What Cybersecurity Gets Wrong

Cybercrime cost Americans $10.3 billion in 2022, according to the FBI’s IC3 report. The average cost of a breach globally was $4.45 million in 2023, per IBM’s Cost of a Data Breach report. And the total cost may be as much as $8 trillion around the world this year.

Cybersecurity is clearly getting something wrong.

Cybercriminals, of course, are constantly adapting, so we can’t lay all the blame at the feet of the industry that is supposed to defend us from them. At the same time, though, many organizations are falling behind — floundering as they try to address the latest threats or simply ignoring them and hoping for the best.

Even proactive CISOs are limited by budgetary constraints and operational inefficiencies. Bristling arsenals of security solutions are deployed in a haphazard perimeter, leaving plenty of gaps for motivated hackers to exploit. And staffing shortages don’t help. ISC2’s 2022 workforce study indicates a need for 3.4 million more cybersecurity professionals.

Here, InformationWeek addresses these and other challenges for effective cybersecurity, with insights from Joseph Williams, global partner at Infosys Consulting, Neil Jones, director of cybersecurity evangelism at Egnyte, and Zulfikar Ramzan, chief scientist for Aura.

Skill Deficits and Hiring Problems

In addition to the shortage of manpower, a 2021 report compiled by the Information Systems Security Association (ISSA) and industry analyst firm Enterprise Strategy Group (ESG) notes that 57% of the 500 professionals they surveyed believed that a skills shortage was negatively impacting their organization. So, not only are there not enough workers to manage necessary tasks, but the workers that are available do not offer the full breadth of necessary skills.

John Williams, Infosys Consulting

Williams observes, “There is a lot of turnover in cybersecurity staff. Tribal knowledge and institutional knowledge — all of that is painfully fluid. If you get three of your top penetration testers leaving, rebuilding that expertise is actually not trivial.”

Recruiting replacements and expanding staff presents a number of hurdles in and of itself — the ISSA/ESG report that their survey group was concerned about lack of competitive compensation and by incompetent human resources departments unable to locate suitable candidates.

Further, Williams notes, the integration of cybersecurity staff with various skill sets can be quite difficult. “I have silos of expertise,” he says. “I don’t have very many people who actually can knit it together. I see very few fleet commanders, people who can actually manage more than just a ship, that can manage a task force. Once you find one, the truth of the matter is they’re jumping off to startups to make the big time instead of hanging around in corporations.”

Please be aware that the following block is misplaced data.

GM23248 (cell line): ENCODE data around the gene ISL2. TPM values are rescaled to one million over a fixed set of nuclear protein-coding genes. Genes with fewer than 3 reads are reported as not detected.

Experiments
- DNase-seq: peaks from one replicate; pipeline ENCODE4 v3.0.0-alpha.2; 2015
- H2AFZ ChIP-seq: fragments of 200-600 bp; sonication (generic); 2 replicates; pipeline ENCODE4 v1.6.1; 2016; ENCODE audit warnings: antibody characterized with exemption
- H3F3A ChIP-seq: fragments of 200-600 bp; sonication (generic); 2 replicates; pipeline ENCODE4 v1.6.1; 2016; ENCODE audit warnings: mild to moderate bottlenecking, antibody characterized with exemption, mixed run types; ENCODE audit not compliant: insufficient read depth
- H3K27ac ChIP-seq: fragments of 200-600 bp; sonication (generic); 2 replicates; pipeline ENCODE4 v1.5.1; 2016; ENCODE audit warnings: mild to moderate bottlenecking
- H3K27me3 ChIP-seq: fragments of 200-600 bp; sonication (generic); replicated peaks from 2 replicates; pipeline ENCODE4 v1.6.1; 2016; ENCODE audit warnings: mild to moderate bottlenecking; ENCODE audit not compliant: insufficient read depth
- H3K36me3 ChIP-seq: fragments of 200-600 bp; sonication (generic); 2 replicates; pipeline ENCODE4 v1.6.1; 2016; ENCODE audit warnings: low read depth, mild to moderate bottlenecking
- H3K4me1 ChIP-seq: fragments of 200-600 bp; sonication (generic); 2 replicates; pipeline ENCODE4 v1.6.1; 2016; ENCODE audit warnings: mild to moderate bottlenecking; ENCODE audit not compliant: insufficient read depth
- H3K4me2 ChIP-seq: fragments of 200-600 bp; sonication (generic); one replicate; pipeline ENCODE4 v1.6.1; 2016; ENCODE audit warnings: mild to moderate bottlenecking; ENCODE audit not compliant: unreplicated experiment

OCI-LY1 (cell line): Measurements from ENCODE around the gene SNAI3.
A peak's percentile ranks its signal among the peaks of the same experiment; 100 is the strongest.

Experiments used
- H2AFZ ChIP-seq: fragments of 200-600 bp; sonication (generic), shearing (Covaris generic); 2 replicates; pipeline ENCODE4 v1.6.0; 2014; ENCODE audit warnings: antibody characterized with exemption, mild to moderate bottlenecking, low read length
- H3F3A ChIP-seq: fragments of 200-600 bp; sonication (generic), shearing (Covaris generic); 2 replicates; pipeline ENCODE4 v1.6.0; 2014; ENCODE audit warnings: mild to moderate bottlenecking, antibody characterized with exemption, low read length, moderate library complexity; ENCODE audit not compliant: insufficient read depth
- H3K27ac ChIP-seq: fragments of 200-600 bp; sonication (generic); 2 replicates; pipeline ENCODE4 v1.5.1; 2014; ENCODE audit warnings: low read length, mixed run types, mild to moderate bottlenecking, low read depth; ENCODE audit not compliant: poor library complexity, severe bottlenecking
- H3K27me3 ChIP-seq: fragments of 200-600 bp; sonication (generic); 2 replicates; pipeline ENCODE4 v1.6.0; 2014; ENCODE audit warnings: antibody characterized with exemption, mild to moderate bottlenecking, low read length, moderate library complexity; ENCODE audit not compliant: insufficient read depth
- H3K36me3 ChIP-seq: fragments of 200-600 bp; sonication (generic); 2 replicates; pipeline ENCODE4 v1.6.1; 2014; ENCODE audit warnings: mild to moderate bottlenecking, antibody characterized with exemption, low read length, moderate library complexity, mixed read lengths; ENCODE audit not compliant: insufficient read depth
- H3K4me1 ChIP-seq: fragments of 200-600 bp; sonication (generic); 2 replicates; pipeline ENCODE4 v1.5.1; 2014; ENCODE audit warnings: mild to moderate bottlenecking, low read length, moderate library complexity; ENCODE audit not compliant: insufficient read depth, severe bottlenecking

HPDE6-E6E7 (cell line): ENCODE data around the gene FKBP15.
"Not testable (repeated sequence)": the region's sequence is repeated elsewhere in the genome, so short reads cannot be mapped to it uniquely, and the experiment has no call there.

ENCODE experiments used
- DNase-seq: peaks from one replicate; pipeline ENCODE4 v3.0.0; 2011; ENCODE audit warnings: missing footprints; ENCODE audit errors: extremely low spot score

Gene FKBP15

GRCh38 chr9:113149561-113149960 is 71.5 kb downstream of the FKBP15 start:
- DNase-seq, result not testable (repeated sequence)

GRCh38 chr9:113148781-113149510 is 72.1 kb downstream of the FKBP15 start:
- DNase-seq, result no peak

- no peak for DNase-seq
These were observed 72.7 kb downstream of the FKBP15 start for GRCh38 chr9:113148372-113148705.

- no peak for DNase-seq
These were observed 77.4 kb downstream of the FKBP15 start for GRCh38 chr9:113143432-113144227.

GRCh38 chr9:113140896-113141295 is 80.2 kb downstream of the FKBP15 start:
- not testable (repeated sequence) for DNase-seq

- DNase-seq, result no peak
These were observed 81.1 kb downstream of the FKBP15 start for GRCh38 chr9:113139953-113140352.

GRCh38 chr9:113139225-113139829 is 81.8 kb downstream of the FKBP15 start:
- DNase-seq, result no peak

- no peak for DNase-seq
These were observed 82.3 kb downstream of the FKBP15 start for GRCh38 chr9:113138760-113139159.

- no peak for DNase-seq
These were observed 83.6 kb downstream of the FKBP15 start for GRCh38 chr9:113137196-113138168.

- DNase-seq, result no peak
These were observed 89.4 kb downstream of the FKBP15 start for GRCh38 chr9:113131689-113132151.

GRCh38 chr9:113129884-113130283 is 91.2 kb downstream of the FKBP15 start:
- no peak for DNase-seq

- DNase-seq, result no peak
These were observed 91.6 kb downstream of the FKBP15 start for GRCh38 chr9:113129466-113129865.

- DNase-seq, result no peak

Lack of Communication Between Leadership Teams

As the authors of a recent article in the Harvard Business Review suggest, there is an additional disconnect: between the CISO and the board. According to board members surveyed, only 69% felt they were on the same page as their CISOs. Yet fewer than half even interact with them on a regular basis. This, says Jones, is often the result of “an executive team who doesn’t take cybersecurity seriously and views IT security spending as a project cost, rather than as an investment in brand protection.”

“Cybersecurity never gets the investment it deserves, because it doesn’t generate revenue,” Williams adds. “It doesn’t create value. It protects value. So one of the problems is under-investment. It’s hard to build the workforce you really need.”

Regular training for executives may help to mitigate this communication gap. So, too, recruiting executives who are more familiar with the current landscape may help to reinforce the notion that cybersecurity is important in the C-suite, even when the CISO isn’t there.

Conversely, CISOs need to cultivate communication skills that allow them to emphasize this importance in easily understood terms. People tune out when they don’t understand what they’re hearing. And executives may be particularly resistant. Nearly 30% of CEOs are high in narcissistic personality traits according to one study, suggesting that many may be resistant to admitting their own ignorance and asking for more detailed information.

This is not insignificant given the fact that these executives themselves may represent vulnerabilities to the organization. “We’ve seen executives or board members at big Fortune 500 companies practice very bad cyber hygiene,” Williams confides.

Overconfidence and Negligence